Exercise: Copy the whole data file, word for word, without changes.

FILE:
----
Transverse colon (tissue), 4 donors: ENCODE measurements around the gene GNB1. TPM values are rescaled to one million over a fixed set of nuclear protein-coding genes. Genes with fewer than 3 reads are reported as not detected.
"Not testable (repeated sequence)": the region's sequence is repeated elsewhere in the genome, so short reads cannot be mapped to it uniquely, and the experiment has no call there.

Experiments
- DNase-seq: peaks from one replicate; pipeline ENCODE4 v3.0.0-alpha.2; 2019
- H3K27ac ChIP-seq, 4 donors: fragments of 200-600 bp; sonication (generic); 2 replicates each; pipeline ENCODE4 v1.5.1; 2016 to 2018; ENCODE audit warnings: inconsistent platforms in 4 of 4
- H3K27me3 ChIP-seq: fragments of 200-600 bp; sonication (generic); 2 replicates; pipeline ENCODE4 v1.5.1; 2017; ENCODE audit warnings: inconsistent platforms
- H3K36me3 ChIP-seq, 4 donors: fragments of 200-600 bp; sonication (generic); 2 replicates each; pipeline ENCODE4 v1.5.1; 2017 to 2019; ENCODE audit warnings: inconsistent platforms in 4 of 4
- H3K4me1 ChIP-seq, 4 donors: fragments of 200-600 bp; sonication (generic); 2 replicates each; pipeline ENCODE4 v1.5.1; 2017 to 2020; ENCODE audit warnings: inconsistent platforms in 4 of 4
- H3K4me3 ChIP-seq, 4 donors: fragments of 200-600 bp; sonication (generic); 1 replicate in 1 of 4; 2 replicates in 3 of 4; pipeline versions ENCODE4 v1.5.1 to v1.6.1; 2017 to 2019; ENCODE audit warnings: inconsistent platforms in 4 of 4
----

Transverse colon (tissue), 4 donors: ENCODE measurements around the gene GNB1. TPM values are rescaled to one million over a fixed set of nuclear protein-coding genes. Genes with fewer than 3 reads are reported as not detected.
"Not testable (repeated sequence)": the region's sequence is repeated elsewhere in the genome, so short reads cannot be mapped to it uniquely, and the experiment has no call there.

Experiments
- DNase-seq: peaks from one replicate; pipeline ENCODE4 v3.0.0-alpha.2; 2019
- H3K27ac ChIP-seq, 4 donors: fragments of 200-600 bp; sonication (generic); 2 replicates each; pipeline ENCODE4 v1.5.1; 2016 to 2018; ENCODE audit warnings: inconsistent platforms in 4 of 4
- H3K27me3 ChIP-seq: fragments of 200-600 bp; sonication (generic); 2 replicates; pipeline ENCODE4 v1.5.1; 2017; ENCODE audit warnings: inconsistent platforms
- H3K36me3 ChIP-seq, 4 donors: fragments of 200-600 bp; sonication (generic); 2 replicates each; pipeline ENCODE4 v1.5.1; 2017 to 2019; ENCODE audit warnings: inconsistent platforms in 4 of 4
- H3K4me1 ChIP-seq, 4 donors: fragments of 200-600 bp; sonication (generic); 2 replicates each; pipeline ENCODE4 v1.5.1; 2017 to 2020; ENCODE audit warnings: inconsistent platforms in 4 of 4
- H3K4me3 ChIP-seq, 4 donors: fragments of 200-600 bp; sonication (generic); 1 replicate in 1 of 4; 2 replicates in 3 of 4; pipeline versions ENCODE4 v1.5.1 to v1.6.1; 2017 to 2019; ENCODE audit warnings: inconsistent platforms in 4 of 4